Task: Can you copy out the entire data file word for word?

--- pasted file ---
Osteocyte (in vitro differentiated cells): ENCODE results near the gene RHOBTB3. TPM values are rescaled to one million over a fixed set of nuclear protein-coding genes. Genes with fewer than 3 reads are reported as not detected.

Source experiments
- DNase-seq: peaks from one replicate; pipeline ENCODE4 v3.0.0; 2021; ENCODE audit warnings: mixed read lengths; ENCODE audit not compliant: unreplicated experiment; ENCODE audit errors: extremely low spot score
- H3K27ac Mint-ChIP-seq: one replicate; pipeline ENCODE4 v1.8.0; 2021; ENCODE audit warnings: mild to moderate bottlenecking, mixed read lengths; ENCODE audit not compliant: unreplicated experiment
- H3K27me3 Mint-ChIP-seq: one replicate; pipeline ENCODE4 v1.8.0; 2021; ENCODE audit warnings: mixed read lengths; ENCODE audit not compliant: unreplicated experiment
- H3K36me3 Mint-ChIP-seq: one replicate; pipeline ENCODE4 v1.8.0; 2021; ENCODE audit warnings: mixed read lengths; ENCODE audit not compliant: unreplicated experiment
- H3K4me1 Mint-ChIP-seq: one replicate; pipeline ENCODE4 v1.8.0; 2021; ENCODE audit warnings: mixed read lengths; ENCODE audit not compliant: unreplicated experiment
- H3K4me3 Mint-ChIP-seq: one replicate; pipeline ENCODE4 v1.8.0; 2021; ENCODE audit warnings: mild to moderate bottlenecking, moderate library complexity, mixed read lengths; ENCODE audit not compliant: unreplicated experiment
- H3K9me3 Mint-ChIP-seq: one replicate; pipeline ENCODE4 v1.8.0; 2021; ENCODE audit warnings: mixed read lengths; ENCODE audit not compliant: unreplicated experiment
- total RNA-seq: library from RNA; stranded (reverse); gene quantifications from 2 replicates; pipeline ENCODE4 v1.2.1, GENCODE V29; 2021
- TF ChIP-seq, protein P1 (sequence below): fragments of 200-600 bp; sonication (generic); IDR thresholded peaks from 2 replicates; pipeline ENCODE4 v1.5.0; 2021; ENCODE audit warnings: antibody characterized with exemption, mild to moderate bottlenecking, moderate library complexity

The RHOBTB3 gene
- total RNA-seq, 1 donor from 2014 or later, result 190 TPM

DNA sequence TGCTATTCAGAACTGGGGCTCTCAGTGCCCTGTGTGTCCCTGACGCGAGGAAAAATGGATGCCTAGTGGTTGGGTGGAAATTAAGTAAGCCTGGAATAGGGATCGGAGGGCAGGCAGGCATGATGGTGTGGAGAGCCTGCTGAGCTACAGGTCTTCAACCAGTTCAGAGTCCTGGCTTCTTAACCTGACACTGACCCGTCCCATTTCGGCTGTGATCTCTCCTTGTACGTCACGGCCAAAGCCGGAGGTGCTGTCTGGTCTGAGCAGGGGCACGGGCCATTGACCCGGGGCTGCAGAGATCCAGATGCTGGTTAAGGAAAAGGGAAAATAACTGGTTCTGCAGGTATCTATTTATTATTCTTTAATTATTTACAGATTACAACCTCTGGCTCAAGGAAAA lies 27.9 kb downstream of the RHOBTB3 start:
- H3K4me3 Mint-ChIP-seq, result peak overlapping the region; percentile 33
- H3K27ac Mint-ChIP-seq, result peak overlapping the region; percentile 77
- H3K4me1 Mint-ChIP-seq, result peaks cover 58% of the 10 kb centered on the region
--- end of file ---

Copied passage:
Osteocyte (in vitro differentiated cells): ENCODE results near the gene RHOBTB3. TPM values are rescaled to one million over a fixed set of nuclear protein-coding genes. Genes with fewer than 3 reads are reported as not detected.

Source experiments
- DNase-seq: peaks from one replicate; pipeline ENCODE4 v3.0.0; 2021; ENCODE audit warnings: mixed read lengths; ENCODE audit not compliant: unreplicated experiment; ENCODE audit errors: extremely low spot score
- H3K27ac Mint-ChIP-seq: one replicate; pipeline ENCODE4 v1.8.0; 2021; ENCODE audit warnings: mild to moderate bottlenecking, mixed read lengths; ENCODE audit not compliant: unreplicated experiment
- H3K27me3 Mint-ChIP-seq: one replicate; pipeline ENCODE4 v1.8.0; 2021; ENCODE audit warnings: mixed read lengths; ENCODE audit not compliant: unreplicated experiment
- H3K36me3 Mint-ChIP-seq: one replicate; pipeline ENCODE4 v1.8.0; 2021; ENCODE audit warnings: mixed read lengths; ENCODE audit not compliant: unreplicated experiment
- H3K4me1 Mint-ChIP-seq: one replicate; pipeline ENCODE4 v1.8.0; 2021; ENCODE audit warnings: mixed read lengths; ENCODE audit not compliant: unreplicated experiment
- H3K4me3 Mint-ChIP-seq: one replicate; pipeline ENCODE4 v1.8.0; 2021; ENCODE audit warnings: mild to moderate bottlenecking, moderate library complexity, mixed read lengths; ENCODE audit not compliant: unreplicated experiment
- H3K9me3 Mint-ChIP-seq: one replicate; pipeline ENCODE4 v1.8.0; 2021; ENCODE audit warnings: mixed read lengths; ENCODE audit not compliant: unreplicated experiment
- total RNA-seq: library from RNA; stranded (reverse); gene quantifications from 2 replicates; pipeline ENCODE4 v1.2.1, GENCODE V29; 2021
- TF ChIP-seq, protein P1 (sequence below): fragments of 200-600 bp; sonication (generic); IDR thresholded peaks from 2 replicates; pipeline ENCODE4 v1.5.0; 2021; ENCODE audit warnings: antibody characterized with exemption, mild to moderate bottlenecking, moderate library complexity

The RHOBTB3 gene
- total RNA-seq, 1 donor from 2014 or later, result 190 TPM

DNA sequence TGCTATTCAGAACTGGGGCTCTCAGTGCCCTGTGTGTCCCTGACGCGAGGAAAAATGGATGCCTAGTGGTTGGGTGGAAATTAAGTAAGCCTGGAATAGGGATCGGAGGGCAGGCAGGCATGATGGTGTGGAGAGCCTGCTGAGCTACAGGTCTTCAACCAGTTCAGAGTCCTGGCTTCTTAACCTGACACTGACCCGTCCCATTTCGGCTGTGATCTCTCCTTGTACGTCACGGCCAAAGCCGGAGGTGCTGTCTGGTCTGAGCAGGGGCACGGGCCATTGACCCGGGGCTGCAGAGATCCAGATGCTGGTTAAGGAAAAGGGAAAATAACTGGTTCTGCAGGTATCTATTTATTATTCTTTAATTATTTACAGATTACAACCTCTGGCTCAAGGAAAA lies 27.9 kb downstream of the RHOBTB3 start:
- H3K4me3 Mint-ChIP-seq, result peak overlapping the region; percentile 33
- H3K27ac Mint-ChIP-seq, result peak overlapping the region; percentile 77
- H3K4me1 Mint-ChIP-seq, result peaks cover 58% of the 10 kb centered on the region